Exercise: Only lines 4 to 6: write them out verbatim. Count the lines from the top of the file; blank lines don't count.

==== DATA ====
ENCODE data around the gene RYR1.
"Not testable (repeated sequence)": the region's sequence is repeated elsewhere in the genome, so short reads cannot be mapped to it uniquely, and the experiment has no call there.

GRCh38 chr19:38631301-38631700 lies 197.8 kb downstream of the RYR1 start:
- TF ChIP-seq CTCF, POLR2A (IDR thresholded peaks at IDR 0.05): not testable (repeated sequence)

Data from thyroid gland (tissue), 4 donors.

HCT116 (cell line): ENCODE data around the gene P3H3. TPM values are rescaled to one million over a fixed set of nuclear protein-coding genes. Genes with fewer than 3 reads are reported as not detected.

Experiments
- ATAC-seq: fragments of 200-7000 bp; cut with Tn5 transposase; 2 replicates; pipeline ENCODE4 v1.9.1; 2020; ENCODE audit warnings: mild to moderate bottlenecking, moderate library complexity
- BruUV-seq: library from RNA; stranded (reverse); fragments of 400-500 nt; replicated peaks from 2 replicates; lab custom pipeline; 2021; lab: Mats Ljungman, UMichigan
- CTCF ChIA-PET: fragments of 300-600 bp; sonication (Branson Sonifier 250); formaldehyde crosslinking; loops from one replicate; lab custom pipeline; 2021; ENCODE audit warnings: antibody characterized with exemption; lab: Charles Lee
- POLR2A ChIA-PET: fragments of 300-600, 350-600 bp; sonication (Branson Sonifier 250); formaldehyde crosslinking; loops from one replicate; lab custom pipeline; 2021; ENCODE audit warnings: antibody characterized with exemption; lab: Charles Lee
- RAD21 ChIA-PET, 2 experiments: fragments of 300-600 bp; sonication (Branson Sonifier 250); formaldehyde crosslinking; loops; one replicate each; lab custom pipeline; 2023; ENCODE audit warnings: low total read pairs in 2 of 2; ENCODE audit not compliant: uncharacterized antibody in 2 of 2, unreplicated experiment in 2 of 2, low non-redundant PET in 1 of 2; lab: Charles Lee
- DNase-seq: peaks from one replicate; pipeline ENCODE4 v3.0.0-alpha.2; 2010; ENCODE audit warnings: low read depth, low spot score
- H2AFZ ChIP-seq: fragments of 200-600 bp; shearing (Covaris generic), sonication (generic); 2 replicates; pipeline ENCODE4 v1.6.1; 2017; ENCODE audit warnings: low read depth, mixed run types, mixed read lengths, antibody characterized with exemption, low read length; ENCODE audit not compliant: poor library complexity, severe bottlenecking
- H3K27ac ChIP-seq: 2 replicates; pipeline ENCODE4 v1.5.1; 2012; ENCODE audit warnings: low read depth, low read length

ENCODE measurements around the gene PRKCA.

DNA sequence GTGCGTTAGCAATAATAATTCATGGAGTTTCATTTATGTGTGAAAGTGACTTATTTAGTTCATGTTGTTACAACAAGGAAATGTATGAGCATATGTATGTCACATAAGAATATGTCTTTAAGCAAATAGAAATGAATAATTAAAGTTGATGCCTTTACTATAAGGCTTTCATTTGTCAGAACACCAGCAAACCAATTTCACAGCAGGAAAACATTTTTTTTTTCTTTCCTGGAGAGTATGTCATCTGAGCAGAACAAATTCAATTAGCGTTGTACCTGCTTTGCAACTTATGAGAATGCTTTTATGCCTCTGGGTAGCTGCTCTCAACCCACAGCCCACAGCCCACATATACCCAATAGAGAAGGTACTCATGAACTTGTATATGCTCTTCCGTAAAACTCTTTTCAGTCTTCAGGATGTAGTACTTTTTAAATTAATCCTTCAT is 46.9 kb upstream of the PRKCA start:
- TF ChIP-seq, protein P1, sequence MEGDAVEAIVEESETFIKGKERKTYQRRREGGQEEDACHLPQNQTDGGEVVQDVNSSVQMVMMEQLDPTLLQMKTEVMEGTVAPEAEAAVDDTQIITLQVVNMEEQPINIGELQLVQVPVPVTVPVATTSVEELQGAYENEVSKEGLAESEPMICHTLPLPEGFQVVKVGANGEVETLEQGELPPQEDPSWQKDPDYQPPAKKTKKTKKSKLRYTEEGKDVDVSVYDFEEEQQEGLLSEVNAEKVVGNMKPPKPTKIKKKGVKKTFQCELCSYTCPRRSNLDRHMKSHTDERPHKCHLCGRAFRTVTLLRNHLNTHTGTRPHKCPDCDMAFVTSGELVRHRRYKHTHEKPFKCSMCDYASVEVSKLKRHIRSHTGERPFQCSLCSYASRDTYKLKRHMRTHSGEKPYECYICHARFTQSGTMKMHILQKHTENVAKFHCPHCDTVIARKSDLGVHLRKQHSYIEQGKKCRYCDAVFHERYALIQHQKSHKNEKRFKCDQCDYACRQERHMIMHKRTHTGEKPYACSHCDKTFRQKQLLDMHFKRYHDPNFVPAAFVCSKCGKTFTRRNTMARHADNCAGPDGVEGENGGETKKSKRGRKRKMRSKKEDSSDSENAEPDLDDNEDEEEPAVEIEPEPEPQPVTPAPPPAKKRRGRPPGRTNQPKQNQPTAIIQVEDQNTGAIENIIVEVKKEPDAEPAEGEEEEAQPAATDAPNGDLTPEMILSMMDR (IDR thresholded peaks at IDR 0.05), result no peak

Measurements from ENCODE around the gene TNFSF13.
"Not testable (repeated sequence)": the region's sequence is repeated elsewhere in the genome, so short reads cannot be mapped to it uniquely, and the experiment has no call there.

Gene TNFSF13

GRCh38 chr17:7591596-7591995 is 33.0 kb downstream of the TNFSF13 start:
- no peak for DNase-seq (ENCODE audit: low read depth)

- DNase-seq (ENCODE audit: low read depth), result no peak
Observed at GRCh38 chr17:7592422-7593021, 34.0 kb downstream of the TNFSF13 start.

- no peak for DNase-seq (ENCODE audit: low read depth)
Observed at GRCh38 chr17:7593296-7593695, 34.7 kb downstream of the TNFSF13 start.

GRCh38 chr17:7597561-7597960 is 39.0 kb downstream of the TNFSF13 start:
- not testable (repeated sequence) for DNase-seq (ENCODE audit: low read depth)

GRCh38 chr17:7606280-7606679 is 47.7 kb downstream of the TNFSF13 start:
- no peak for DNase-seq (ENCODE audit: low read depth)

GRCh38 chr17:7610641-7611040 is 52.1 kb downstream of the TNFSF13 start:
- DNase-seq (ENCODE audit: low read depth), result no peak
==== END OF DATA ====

- TF ChIP-seq CTCF, POLR2A (IDR thresholded peaks at IDR 0.05): not testable (repeated sequence)

Data from thyroid gland (tissue), 4 donors.

HCT116 (cell line): ENCODE data around the gene P3H3. TPM values are rescaled to one million over a fixed set of nuclear protein-coding genes. Genes with fewer than 3 reads are reported as not detected.